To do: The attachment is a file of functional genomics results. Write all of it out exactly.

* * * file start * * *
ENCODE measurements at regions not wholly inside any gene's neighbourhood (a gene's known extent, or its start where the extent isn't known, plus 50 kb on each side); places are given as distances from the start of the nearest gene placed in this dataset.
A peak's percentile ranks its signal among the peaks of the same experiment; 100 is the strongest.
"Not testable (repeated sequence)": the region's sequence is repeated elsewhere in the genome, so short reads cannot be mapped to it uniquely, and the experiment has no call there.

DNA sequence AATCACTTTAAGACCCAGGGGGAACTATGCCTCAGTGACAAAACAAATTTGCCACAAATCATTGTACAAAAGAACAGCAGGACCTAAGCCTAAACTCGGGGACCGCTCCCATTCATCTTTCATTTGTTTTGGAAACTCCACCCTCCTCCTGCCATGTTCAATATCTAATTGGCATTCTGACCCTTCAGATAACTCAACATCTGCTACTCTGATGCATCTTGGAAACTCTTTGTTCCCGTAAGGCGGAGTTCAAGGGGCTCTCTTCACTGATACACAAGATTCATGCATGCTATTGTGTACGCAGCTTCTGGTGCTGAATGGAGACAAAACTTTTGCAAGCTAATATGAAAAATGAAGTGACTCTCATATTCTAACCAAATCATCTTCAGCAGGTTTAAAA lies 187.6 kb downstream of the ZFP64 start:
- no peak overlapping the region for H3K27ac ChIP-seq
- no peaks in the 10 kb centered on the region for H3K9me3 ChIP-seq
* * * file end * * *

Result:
ENCODE measurements at regions not wholly inside any gene's neighbourhood (a gene's known extent, or its start where the extent isn't known, plus 50 kb on each side); places are given as distances from the start of the nearest gene placed in this dataset.
A peak's percentile ranks its signal among the peaks of the same experiment; 100 is the strongest.
"Not testable (repeated sequence)": the region's sequence is repeated elsewhere in the genome, so short reads cannot be mapped to it uniquely, and the experiment has no call there.

DNA sequence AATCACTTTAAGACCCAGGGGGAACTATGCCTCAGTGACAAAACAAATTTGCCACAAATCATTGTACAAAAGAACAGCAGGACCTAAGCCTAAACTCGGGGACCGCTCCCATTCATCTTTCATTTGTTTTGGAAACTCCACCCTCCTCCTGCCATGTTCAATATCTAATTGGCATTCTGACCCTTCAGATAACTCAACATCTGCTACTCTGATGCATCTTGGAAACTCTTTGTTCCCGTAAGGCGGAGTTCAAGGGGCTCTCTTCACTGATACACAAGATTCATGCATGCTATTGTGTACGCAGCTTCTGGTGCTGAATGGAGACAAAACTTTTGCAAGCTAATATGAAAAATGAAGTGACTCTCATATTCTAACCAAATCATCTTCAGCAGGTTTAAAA lies 187.6 kb downstream of the ZFP64 start:
- no peak overlapping the region for H3K27ac ChIP-seq
- no peaks in the 10 kb centered on the region for H3K9me3 ChIP-seq